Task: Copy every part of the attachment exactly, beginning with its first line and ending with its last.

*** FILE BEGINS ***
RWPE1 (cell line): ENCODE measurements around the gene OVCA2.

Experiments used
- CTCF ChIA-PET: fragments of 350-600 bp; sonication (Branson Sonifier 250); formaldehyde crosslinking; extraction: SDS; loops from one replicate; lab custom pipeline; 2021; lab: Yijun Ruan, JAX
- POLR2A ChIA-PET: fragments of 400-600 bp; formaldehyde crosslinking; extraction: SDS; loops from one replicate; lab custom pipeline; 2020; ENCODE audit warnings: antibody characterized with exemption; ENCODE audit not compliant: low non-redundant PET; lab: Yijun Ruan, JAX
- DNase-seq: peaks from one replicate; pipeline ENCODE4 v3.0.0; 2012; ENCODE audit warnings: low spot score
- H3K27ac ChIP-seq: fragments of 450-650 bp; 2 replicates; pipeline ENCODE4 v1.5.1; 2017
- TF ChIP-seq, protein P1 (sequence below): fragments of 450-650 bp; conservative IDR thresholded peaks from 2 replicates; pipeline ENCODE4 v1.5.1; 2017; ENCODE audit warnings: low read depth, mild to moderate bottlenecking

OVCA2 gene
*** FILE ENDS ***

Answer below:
RWPE1 (cell line): ENCODE measurements around the gene OVCA2.

Experiments used
- CTCF ChIA-PET: fragments of 350-600 bp; sonication (Branson Sonifier 250); formaldehyde crosslinking; extraction: SDS; loops from one replicate; lab custom pipeline; 2021; lab: Yijun Ruan, JAX
- POLR2A ChIA-PET: fragments of 400-600 bp; formaldehyde crosslinking; extraction: SDS; loops from one replicate; lab custom pipeline; 2020; ENCODE audit warnings: antibody characterized with exemption; ENCODE audit not compliant: low non-redundant PET; lab: Yijun Ruan, JAX
- DNase-seq: peaks from one replicate; pipeline ENCODE4 v3.0.0; 2012; ENCODE audit warnings: low spot score
- H3K27ac ChIP-seq: fragments of 450-650 bp; 2 replicates; pipeline ENCODE4 v1.5.1; 2017
- TF ChIP-seq, protein P1 (sequence below): fragments of 450-650 bp; conservative IDR thresholded peaks from 2 replicates; pipeline ENCODE4 v1.5.1; 2017; ENCODE audit warnings: low read depth, mild to moderate bottlenecking

OVCA2 gene